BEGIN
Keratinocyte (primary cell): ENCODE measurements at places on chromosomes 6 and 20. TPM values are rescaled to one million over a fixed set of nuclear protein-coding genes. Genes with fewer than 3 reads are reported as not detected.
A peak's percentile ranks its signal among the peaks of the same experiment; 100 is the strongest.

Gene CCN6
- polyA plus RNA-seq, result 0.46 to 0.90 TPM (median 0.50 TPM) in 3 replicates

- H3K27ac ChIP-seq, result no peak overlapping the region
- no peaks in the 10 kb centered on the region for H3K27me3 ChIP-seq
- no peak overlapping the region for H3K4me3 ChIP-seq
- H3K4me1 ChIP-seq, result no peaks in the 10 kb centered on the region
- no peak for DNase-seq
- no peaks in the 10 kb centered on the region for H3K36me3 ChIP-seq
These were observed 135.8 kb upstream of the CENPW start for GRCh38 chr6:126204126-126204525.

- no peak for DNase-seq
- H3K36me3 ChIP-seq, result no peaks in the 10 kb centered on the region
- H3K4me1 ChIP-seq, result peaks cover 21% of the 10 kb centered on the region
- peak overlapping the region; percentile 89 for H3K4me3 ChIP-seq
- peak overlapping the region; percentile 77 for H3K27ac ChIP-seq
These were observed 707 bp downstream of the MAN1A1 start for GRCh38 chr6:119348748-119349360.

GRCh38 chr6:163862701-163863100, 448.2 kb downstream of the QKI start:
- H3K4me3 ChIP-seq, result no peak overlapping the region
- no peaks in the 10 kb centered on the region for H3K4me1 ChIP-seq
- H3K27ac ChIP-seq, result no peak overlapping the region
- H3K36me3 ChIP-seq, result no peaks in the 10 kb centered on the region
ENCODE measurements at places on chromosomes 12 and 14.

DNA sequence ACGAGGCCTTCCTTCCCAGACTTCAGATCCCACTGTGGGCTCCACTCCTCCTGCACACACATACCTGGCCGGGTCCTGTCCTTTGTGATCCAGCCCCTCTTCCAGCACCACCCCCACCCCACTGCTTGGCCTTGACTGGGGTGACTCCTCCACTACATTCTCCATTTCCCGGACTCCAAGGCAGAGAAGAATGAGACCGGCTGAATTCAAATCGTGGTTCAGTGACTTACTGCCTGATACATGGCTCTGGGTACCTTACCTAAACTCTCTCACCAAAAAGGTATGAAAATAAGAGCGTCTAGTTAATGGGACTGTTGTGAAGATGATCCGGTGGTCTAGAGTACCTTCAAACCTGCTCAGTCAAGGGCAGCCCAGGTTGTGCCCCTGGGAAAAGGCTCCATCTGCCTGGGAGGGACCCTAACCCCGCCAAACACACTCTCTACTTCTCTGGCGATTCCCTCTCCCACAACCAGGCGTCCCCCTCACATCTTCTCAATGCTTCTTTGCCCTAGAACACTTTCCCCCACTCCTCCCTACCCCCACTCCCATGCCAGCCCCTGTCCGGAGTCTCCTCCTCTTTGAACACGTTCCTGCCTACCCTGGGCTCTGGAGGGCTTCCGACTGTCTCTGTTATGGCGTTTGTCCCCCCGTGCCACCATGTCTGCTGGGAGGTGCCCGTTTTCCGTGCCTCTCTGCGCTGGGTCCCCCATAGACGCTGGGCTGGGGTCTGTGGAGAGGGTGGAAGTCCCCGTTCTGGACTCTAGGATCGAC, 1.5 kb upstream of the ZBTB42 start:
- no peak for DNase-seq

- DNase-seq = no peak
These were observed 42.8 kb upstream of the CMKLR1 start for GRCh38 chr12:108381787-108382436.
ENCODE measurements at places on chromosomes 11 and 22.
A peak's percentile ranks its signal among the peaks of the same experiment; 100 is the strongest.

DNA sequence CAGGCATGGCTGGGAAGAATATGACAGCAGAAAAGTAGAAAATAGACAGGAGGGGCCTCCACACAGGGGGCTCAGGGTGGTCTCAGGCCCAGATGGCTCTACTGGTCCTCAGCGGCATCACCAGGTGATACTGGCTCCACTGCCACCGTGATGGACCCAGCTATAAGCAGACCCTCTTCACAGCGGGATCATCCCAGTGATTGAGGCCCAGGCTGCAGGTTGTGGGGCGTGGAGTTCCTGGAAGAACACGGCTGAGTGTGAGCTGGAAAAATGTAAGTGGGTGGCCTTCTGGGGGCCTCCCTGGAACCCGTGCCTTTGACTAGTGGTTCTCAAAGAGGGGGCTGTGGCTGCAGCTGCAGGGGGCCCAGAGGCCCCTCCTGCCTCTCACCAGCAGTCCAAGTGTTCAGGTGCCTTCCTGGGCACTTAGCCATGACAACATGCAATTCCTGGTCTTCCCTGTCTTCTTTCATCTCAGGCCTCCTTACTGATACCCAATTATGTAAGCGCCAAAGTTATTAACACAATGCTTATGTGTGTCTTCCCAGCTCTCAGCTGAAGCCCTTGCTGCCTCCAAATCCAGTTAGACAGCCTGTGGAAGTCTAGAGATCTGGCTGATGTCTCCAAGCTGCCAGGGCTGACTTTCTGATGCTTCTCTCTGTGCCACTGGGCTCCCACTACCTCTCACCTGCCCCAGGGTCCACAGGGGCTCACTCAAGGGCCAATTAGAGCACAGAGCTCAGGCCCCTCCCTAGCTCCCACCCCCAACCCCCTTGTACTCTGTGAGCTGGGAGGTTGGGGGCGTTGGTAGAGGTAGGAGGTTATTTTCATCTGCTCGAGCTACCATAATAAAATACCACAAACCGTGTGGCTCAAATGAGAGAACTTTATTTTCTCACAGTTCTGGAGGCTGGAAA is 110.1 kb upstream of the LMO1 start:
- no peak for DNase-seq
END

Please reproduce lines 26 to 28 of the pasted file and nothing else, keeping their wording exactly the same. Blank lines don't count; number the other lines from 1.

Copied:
- DNase-seq = no peak
These were observed 42.8 kb upstream of the CMKLR1 start for GRCh38 chr12:108381787-108382436.
ENCODE measurements at places on chromosomes 11 and 22.